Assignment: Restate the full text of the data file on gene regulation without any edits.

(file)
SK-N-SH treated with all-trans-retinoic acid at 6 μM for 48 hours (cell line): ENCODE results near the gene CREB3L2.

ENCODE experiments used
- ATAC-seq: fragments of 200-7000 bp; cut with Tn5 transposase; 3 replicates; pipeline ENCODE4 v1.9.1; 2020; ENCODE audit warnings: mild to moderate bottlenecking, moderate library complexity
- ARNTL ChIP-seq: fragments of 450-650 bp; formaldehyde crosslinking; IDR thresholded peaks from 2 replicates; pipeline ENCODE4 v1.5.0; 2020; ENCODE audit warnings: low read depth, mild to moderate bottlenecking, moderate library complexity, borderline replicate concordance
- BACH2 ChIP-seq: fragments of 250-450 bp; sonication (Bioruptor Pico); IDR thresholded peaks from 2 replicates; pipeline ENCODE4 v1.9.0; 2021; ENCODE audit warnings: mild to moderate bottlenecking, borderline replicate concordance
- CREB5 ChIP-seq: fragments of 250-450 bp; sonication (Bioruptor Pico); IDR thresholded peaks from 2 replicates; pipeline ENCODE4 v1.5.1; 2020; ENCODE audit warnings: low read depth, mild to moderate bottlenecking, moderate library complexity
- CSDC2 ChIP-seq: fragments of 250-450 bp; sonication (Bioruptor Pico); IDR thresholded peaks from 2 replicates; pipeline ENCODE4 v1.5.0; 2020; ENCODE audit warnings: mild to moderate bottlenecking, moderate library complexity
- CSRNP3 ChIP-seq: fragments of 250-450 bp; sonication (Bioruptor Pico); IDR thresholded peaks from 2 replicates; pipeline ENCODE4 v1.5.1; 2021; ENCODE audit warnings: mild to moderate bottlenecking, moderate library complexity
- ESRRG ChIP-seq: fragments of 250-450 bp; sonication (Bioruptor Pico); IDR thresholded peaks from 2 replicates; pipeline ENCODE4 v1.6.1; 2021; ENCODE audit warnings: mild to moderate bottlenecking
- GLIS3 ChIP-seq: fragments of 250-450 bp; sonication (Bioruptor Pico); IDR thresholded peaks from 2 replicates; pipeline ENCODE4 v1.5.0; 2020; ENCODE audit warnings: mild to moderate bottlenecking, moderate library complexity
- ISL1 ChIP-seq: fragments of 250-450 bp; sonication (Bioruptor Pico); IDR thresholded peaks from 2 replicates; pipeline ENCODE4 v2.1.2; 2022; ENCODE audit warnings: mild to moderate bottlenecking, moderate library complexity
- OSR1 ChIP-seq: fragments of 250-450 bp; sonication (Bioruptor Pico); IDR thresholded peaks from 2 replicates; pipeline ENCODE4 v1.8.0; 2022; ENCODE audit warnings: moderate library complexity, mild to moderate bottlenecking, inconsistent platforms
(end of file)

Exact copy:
SK-N-SH treated with all-trans-retinoic acid at 6 μM for 48 hours (cell line): ENCODE results near the gene CREB3L2.

ENCODE experiments used
- ATAC-seq: fragments of 200-7000 bp; cut with Tn5 transposase; 3 replicates; pipeline ENCODE4 v1.9.1; 2020; ENCODE audit warnings: mild to moderate bottlenecking, moderate library complexity
- ARNTL ChIP-seq: fragments of 450-650 bp; formaldehyde crosslinking; IDR thresholded peaks from 2 replicates; pipeline ENCODE4 v1.5.0; 2020; ENCODE audit warnings: low read depth, mild to moderate bottlenecking, moderate library complexity, borderline replicate concordance
- BACH2 ChIP-seq: fragments of 250-450 bp; sonication (Bioruptor Pico); IDR thresholded peaks from 2 replicates; pipeline ENCODE4 v1.9.0; 2021; ENCODE audit warnings: mild to moderate bottlenecking, borderline replicate concordance
- CREB5 ChIP-seq: fragments of 250-450 bp; sonication (Bioruptor Pico); IDR thresholded peaks from 2 replicates; pipeline ENCODE4 v1.5.1; 2020; ENCODE audit warnings: low read depth, mild to moderate bottlenecking, moderate library complexity
- CSDC2 ChIP-seq: fragments of 250-450 bp; sonication (Bioruptor Pico); IDR thresholded peaks from 2 replicates; pipeline ENCODE4 v1.5.0; 2020; ENCODE audit warnings: mild to moderate bottlenecking, moderate library complexity
- CSRNP3 ChIP-seq: fragments of 250-450 bp; sonication (Bioruptor Pico); IDR thresholded peaks from 2 replicates; pipeline ENCODE4 v1.5.1; 2021; ENCODE audit warnings: mild to moderate bottlenecking, moderate library complexity
- ESRRG ChIP-seq: fragments of 250-450 bp; sonication (Bioruptor Pico); IDR thresholded peaks from 2 replicates; pipeline ENCODE4 v1.6.1; 2021; ENCODE audit warnings: mild to moderate bottlenecking
- GLIS3 ChIP-seq: fragments of 250-450 bp; sonication (Bioruptor Pico); IDR thresholded peaks from 2 replicates; pipeline ENCODE4 v1.5.0; 2020; ENCODE audit warnings: mild to moderate bottlenecking, moderate library complexity
- ISL1 ChIP-seq: fragments of 250-450 bp; sonication (Bioruptor Pico); IDR thresholded peaks from 2 replicates; pipeline ENCODE4 v2.1.2; 2022; ENCODE audit warnings: mild to moderate bottlenecking, moderate library complexity
- OSR1 ChIP-seq: fragments of 250-450 bp; sonication (Bioruptor Pico); IDR thresholded peaks from 2 replicates; pipeline ENCODE4 v1.8.0; 2022; ENCODE audit warnings: moderate library complexity, mild to moderate bottlenecking, inconsistent platforms